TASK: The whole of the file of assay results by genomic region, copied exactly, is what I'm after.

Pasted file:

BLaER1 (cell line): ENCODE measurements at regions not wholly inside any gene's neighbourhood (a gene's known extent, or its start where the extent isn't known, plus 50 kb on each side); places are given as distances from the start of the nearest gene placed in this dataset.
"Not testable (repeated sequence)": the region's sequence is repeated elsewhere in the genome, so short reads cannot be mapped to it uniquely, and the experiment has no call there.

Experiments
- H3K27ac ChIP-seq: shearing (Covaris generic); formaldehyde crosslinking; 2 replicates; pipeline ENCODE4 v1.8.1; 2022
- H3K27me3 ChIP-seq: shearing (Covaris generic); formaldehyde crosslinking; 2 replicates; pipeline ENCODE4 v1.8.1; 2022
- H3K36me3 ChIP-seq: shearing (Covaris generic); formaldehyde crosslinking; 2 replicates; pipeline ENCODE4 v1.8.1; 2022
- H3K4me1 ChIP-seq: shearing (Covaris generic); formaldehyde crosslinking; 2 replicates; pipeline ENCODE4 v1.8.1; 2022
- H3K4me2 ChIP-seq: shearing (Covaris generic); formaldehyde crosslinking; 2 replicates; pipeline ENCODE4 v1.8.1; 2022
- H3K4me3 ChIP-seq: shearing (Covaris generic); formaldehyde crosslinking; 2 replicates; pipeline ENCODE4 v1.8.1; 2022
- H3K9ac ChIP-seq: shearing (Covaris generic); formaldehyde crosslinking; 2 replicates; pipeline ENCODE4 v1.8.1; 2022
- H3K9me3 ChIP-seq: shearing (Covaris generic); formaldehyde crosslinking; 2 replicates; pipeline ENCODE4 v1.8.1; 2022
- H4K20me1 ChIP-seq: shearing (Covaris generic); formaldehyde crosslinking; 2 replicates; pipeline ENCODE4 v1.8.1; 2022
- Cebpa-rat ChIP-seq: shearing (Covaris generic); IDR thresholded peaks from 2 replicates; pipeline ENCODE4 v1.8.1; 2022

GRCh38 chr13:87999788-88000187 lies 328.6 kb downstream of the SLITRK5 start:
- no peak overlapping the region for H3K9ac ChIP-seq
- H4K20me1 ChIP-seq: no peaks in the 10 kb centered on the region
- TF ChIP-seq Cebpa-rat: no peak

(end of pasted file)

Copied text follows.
BLaER1 (cell line): ENCODE measurements at regions not wholly inside any gene's neighbourhood (a gene's known extent, or its start where the extent isn't known, plus 50 kb on each side); places are given as distances from the start of the nearest gene placed in this dataset.
"Not testable (repeated sequence)": the region's sequence is repeated elsewhere in the genome, so short reads cannot be mapped to it uniquely, and the experiment has no call there.

Experiments
- H3K27ac ChIP-seq: shearing (Covaris generic); formaldehyde crosslinking; 2 replicates; pipeline ENCODE4 v1.8.1; 2022
- H3K27me3 ChIP-seq: shearing (Covaris generic); formaldehyde crosslinking; 2 replicates; pipeline ENCODE4 v1.8.1; 2022
- H3K36me3 ChIP-seq: shearing (Covaris generic); formaldehyde crosslinking; 2 replicates; pipeline ENCODE4 v1.8.1; 2022
- H3K4me1 ChIP-seq: shearing (Covaris generic); formaldehyde crosslinking; 2 replicates; pipeline ENCODE4 v1.8.1; 2022
- H3K4me2 ChIP-seq: shearing (Covaris generic); formaldehyde crosslinking; 2 replicates; pipeline ENCODE4 v1.8.1; 2022
- H3K4me3 ChIP-seq: shearing (Covaris generic); formaldehyde crosslinking; 2 replicates; pipeline ENCODE4 v1.8.1; 2022
- H3K9ac ChIP-seq: shearing (Covaris generic); formaldehyde crosslinking; 2 replicates; pipeline ENCODE4 v1.8.1; 2022
- H3K9me3 ChIP-seq: shearing (Covaris generic); formaldehyde crosslinking; 2 replicates; pipeline ENCODE4 v1.8.1; 2022
- H4K20me1 ChIP-seq: shearing (Covaris generic); formaldehyde crosslinking; 2 replicates; pipeline ENCODE4 v1.8.1; 2022
- Cebpa-rat ChIP-seq: shearing (Covaris generic); IDR thresholded peaks from 2 replicates; pipeline ENCODE4 v1.8.1; 2022

GRCh38 chr13:87999788-88000187 lies 328.6 kb downstream of the SLITRK5 start:
- no peak overlapping the region for H3K9ac ChIP-seq
- H4K20me1 ChIP-seq: no peaks in the 10 kb centered on the region
- TF ChIP-seq Cebpa-rat: no peak